Feeding Our Loving Heart
by Brenda Cobb
February, the month of love and Valentine’s Day, is a wonderful time to think more about our hearts and taking good care of them. According to the World Health Organization, cardiovascular disease is the number one leading cause of deaths worldwide, accounting for over 17.5 million mortalities annually.
A 12-year study was conducted on diet and heart disease by Caldwell Esselstyn, Jr., M.D., that included 24 patients with severe coronary artery disease. All individuals were put on a whole foods, plant-based diet with less than 10 percent of their total calories from fat. Six patients were released from the study within the first 18 months for being non-compliant. These six patients had a total of 13 new cardiac events after 12 years. Seventeen of the remaining 18 patients experienced no cardiac events after 12 years. For the eight years preceding the start of the study, these same 18 patients had a total of 49 cardiac events. Follow-up tests at the five-year mark confirmed complete reversal of coronary artery disease in 11 of the 18 patients and partial reversal in the rest.
The purpose of eating is to nourish and fuel the body. It’s like filling up a car with gas. Whatever grade of fuel we fill up with will get you from point A to point B, but if we put the wrong grade of fuel in, it could cause more problems over time and a we could spend a lot of money trying to get those problems fixed. This is also true for the human body. If we eat unhealthy foods, sooner or later it will catch up with us and we could experience health challenges and chronic diseases.
The type of fuel that is best for the human body includes simple, whole, plant-based foods such as fruits, vegetables, whole grains, nuts, seeds and legumes. These are the colorful, life-giving, disease-fighting foods our body needs most. Eat unlimited amounts of raw vegetables, including dark leafy greens, red, yellow and orange peppers, celery, cucumbers, broccoli and onions. These are rich in antioxidants and other phytonutrients, potassium, vitamins A, C and E, folic acid and fiber, and they are low in fat and calories.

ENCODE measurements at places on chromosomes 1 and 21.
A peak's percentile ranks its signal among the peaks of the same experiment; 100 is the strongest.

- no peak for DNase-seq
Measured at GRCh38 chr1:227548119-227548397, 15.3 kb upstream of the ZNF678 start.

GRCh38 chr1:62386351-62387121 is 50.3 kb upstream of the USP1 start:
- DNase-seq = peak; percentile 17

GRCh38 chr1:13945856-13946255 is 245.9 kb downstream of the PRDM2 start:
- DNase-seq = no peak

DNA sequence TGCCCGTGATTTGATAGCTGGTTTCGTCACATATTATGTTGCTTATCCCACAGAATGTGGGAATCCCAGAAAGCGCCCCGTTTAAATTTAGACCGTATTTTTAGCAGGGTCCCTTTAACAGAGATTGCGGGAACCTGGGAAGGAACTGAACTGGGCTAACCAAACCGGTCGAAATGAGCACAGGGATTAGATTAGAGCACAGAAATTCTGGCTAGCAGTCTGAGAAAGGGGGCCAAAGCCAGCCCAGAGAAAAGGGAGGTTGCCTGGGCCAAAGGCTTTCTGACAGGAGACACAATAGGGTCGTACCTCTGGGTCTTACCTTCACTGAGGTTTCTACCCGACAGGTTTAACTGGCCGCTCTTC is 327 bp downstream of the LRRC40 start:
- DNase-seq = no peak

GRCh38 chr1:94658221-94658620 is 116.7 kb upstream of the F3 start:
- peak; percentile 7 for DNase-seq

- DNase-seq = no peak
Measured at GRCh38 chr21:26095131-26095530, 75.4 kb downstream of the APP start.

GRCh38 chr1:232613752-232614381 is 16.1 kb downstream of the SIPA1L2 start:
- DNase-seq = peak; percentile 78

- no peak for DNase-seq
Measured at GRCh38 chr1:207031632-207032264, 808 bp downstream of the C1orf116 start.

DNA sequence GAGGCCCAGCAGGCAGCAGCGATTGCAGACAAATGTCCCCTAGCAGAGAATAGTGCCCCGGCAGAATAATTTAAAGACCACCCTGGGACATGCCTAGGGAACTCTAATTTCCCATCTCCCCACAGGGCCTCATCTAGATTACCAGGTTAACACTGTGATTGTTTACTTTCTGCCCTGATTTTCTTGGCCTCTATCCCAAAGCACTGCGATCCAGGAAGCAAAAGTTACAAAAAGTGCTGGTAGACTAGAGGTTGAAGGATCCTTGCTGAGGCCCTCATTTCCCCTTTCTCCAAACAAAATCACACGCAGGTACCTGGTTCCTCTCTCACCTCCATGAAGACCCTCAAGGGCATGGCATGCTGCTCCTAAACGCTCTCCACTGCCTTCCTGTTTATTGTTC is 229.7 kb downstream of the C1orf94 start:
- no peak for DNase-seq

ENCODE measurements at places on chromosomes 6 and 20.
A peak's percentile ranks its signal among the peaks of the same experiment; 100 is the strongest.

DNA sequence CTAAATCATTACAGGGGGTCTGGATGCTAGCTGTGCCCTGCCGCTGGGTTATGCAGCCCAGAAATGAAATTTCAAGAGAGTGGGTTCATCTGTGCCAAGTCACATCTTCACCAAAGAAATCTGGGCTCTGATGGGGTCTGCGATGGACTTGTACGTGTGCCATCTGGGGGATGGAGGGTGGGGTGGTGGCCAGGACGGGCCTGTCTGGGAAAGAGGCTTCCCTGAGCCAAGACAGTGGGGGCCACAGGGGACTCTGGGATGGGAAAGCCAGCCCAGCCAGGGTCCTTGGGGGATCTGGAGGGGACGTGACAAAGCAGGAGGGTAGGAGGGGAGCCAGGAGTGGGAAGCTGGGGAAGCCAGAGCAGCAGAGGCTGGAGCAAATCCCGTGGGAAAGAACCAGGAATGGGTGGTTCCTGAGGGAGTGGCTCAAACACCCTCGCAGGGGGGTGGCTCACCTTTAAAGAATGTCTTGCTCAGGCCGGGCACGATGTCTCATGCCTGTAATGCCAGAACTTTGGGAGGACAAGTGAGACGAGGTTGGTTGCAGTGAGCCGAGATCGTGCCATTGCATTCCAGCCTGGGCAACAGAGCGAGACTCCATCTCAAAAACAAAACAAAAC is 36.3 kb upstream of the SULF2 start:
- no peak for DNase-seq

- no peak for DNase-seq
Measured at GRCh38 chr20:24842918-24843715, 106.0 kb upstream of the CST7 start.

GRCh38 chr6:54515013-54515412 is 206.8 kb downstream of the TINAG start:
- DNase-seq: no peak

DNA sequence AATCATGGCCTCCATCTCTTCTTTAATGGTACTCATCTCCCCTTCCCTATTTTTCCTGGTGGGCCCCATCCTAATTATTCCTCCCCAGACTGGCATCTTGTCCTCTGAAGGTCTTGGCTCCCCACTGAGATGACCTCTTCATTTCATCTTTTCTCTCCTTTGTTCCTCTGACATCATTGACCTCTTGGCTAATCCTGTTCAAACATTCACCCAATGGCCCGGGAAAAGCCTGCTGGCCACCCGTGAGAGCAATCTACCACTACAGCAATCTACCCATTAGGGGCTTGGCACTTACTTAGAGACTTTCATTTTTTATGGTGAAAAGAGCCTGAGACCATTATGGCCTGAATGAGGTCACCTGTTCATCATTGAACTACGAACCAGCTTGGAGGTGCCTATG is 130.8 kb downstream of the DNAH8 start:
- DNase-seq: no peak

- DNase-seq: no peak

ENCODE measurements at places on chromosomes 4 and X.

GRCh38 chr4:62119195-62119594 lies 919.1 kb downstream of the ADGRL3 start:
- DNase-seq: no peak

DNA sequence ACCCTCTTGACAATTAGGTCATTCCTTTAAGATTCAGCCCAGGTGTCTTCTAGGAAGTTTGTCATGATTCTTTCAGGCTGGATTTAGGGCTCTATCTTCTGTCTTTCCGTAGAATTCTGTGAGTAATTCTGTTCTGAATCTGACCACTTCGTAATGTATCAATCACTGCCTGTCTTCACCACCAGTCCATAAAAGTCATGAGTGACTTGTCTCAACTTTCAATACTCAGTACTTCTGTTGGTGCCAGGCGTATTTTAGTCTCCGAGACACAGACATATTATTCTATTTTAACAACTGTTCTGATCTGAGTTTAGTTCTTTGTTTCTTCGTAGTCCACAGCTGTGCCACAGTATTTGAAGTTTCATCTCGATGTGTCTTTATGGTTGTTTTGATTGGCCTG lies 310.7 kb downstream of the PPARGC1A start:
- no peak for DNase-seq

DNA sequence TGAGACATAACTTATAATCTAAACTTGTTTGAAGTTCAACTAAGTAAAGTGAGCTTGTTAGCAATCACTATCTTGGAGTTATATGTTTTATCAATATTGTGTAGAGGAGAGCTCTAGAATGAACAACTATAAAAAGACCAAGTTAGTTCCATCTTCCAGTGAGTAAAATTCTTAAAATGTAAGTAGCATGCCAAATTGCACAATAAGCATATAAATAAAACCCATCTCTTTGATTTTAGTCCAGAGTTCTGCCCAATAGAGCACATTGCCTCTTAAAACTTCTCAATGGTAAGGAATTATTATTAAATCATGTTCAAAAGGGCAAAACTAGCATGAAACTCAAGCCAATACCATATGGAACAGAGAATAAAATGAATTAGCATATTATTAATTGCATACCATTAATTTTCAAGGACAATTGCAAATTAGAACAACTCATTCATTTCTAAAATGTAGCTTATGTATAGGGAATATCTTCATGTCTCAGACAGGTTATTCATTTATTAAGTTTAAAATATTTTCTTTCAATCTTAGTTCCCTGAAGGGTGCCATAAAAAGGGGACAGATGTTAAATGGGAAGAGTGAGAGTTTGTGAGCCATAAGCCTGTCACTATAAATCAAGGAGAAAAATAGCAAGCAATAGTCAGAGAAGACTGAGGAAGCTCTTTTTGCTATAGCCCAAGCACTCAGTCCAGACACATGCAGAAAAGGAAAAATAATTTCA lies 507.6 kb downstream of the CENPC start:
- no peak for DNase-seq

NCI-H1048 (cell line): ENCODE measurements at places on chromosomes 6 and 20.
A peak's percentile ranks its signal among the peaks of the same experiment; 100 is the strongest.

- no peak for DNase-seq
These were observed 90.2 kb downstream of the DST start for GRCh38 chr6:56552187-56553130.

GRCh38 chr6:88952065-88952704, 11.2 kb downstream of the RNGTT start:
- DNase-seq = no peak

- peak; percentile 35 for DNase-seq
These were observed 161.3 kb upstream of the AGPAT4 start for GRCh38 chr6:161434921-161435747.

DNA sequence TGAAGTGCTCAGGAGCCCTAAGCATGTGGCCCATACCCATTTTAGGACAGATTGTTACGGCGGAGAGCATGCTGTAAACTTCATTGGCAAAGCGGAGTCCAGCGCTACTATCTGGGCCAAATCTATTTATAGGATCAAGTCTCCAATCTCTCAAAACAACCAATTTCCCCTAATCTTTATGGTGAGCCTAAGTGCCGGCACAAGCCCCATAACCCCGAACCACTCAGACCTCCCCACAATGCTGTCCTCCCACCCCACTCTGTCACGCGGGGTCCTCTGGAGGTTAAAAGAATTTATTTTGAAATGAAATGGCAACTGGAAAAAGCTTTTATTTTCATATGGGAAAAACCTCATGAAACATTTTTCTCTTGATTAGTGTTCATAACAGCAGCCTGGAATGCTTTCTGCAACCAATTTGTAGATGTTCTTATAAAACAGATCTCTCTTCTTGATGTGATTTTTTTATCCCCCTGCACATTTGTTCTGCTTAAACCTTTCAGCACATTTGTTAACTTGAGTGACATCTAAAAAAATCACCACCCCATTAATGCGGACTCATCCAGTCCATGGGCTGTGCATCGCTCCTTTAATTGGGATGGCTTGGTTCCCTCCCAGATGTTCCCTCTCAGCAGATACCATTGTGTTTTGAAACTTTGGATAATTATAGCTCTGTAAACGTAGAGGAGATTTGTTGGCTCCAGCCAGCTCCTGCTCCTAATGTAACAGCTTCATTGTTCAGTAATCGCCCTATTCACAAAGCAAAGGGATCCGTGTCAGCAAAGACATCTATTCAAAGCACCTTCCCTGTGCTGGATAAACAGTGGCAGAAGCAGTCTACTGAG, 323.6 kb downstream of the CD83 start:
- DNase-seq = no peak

Include a variety of fresh whole fruits like blueberries, raspberries, apples and pears, which are full of vitamins and minerals and are great hydrators because they contain a high percentage of water. Beans, chickpeas, peas and lentils are high-fiber foods with excellent sources of protein, calcium, zinc, iron, B vitamins, potassium and zinc. These foods are a good substitute for meat and animal products.
Whole grains like brown rice, oats, quinoa and millet are rich in B vitamins, iron, vitamin E and magnesium. They are high in fiber and low in saturated fat and a good source of antioxidants like selenium. Nuts and seeds like almonds, sunflower seeds, flax seeds and chia seeds are a good source of omega-3 fatty acids and lignans, as well as vitamin E, zinc and selenium. They are rich in antioxidants, an excellent protein source, high in fiber, calories and fat.
There are so many wonderful, plant-based recipes to keep our diet interesting and delicious. Here is one to support a loving, healthy heart.
Heart Healthy Salad
2 cups kale 2 cups romaine lettuce 1⁄2 cup red pepper 1⁄4 cup onion 1⁄2 cup celery 1⁄2 cup sunflower seeds
Soak the sunflower seeds in 2 cups of filtered alkaline water for 4 hours, drain and pat dry. Chop the kale, romaine lettuce, red pepper, celery and onion. Toss with the dressing.
Raspberry Pepper Dressing
1 tsp chia seeds 1⁄2 cup red pepper 1 clove garlic 1⁄2 cup raspberries 1⁄2 cup fresh lemon juice 1 apple 1⁄4 cup flax seed oil 1⁄2 tsp Himalayan salt
Put the raspberries, red pepper, garlic, apple, lemon juice, flax seed oil, chia seeds and salt in the VitaMix and blend until creamy. Toss with the salad greens and enjoy.
Brenda Cobb is author of The Living Foods Lifestyle and founder of the Living Foods Institute, an educational center and therapy spa in Atlanta offering Healthy Lifestyle courses on nutrition, cleansing, healing, anti-aging, detoxification, relaxation and cleansing therapies. For more information, call 404-524-4488 or 1-800-844-9876 or visit LivingFoodsInstitute.com.